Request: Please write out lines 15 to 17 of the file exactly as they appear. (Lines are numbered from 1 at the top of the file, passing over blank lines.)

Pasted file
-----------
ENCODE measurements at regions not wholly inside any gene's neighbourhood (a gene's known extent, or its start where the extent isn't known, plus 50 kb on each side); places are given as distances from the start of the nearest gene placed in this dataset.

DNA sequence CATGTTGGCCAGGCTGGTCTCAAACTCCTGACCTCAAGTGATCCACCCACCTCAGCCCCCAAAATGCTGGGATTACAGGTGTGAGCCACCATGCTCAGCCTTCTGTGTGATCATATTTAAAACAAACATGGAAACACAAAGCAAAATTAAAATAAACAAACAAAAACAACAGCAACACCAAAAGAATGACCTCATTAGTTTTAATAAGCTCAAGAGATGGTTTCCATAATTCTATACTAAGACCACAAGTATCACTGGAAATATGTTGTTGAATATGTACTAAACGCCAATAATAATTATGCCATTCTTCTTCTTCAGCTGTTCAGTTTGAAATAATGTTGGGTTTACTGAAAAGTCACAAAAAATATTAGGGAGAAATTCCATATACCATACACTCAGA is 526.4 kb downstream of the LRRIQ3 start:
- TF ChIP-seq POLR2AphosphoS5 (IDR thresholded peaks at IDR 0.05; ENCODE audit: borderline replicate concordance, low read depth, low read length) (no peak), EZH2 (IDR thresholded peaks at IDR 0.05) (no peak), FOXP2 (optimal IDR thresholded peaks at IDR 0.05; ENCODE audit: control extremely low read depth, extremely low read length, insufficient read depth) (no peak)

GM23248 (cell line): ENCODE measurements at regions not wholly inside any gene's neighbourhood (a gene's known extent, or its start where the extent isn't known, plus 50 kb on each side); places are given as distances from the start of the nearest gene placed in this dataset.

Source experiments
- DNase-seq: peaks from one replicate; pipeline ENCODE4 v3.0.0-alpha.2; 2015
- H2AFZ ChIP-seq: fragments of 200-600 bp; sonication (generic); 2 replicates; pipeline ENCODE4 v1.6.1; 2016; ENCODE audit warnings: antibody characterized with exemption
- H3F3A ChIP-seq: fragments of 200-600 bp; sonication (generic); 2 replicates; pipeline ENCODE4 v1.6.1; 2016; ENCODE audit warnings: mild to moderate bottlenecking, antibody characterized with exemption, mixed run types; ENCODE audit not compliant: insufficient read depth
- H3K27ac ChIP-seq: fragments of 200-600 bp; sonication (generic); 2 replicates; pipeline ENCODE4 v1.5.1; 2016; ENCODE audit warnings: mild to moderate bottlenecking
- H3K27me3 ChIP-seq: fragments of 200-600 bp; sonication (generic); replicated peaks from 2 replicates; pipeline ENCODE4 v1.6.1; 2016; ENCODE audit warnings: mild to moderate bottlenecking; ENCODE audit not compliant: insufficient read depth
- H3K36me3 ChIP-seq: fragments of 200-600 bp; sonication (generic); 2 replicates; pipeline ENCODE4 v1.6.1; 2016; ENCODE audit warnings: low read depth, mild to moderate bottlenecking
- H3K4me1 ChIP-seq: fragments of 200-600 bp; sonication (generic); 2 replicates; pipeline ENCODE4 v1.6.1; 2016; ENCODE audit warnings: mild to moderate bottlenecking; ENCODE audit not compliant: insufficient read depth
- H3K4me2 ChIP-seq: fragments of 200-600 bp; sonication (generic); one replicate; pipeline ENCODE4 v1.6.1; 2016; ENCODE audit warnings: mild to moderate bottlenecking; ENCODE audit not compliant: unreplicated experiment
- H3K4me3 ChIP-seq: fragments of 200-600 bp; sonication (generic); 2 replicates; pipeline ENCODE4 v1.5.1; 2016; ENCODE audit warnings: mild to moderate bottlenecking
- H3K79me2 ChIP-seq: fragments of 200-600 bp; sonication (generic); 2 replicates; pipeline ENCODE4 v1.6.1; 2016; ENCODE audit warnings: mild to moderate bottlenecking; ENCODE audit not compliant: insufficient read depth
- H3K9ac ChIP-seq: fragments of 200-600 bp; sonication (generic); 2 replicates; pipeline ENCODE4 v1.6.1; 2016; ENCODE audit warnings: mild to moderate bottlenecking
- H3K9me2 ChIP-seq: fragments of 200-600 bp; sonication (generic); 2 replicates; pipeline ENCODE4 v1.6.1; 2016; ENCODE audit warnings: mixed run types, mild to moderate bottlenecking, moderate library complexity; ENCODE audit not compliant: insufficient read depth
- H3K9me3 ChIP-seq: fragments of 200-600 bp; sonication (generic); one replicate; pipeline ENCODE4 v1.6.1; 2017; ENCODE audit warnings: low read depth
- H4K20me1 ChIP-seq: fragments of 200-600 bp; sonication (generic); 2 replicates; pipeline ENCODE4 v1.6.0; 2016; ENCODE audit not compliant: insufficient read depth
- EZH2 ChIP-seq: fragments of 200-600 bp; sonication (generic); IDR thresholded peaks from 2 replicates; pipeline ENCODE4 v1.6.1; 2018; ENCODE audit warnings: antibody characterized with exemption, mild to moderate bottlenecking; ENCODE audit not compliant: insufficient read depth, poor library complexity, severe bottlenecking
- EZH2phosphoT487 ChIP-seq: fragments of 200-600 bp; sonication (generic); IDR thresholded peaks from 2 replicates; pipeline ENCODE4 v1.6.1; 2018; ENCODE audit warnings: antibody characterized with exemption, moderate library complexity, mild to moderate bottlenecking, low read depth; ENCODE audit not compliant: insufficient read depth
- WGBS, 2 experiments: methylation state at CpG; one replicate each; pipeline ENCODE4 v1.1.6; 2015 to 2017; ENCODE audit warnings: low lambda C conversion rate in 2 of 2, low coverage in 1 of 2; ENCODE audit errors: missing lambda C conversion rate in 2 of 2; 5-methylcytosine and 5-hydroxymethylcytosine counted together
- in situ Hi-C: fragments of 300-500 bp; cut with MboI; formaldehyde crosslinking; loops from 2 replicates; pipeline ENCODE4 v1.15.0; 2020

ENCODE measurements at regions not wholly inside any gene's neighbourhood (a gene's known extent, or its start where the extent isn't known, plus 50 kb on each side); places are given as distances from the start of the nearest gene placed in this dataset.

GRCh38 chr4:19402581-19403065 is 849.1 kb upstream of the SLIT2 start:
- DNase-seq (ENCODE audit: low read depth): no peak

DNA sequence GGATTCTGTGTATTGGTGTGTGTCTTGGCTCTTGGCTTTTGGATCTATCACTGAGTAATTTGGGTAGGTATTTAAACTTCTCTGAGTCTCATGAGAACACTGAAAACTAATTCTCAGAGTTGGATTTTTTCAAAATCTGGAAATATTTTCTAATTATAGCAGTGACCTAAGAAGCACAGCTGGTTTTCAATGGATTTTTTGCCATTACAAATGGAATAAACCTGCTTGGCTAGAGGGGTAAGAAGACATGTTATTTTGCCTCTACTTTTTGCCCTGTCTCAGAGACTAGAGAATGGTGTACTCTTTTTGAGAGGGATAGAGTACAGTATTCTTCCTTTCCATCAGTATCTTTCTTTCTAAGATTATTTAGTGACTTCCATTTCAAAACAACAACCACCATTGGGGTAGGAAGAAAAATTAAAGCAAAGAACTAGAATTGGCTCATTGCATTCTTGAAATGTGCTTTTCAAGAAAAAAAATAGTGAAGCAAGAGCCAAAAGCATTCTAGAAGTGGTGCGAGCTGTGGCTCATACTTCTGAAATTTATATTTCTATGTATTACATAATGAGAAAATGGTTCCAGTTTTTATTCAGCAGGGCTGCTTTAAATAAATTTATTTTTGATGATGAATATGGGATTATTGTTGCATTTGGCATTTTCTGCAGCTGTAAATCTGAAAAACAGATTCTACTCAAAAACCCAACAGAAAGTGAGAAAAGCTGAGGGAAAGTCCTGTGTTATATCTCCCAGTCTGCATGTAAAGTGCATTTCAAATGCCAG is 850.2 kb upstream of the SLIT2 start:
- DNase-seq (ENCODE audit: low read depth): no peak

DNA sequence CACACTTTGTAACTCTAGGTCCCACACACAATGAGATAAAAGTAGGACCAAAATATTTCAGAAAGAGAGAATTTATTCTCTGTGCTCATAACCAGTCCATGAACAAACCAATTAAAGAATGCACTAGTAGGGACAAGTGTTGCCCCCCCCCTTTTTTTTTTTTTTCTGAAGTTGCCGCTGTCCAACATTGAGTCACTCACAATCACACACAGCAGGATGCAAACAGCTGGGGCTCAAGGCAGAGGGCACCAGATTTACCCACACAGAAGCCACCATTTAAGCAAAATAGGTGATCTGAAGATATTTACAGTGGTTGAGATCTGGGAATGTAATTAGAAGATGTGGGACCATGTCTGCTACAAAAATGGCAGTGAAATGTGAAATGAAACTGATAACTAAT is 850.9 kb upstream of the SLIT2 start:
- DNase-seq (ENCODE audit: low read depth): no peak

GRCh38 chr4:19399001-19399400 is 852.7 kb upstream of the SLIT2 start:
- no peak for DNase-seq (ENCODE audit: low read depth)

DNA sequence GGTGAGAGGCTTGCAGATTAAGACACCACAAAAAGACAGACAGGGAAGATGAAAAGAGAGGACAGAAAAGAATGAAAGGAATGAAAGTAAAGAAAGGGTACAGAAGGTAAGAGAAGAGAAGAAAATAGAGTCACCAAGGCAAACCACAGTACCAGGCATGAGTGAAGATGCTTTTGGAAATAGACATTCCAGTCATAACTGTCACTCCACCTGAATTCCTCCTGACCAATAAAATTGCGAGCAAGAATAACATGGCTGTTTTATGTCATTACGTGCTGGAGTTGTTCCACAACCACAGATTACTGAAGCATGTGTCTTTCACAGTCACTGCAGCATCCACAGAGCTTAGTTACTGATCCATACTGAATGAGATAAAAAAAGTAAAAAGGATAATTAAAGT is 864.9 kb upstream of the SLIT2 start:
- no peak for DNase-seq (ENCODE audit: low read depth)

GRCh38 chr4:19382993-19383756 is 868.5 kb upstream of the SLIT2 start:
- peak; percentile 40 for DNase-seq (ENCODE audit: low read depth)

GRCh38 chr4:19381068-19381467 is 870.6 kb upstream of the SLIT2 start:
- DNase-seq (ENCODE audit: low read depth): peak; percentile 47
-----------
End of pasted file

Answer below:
- H3K79me2 ChIP-seq: fragments of 200-600 bp; sonication (generic); 2 replicates; pipeline ENCODE4 v1.6.1; 2016; ENCODE audit warnings: mild to moderate bottlenecking; ENCODE audit not compliant: insufficient read depth
- H3K9ac ChIP-seq: fragments of 200-600 bp; sonication (generic); 2 replicates; pipeline ENCODE4 v1.6.1; 2016; ENCODE audit warnings: mild to moderate bottlenecking
- H3K9me2 ChIP-seq: fragments of 200-600 bp; sonication (generic); 2 replicates; pipeline ENCODE4 v1.6.1; 2016; ENCODE audit warnings: mixed run types, mild to moderate bottlenecking, moderate library complexity; ENCODE audit not compliant: insufficient read depth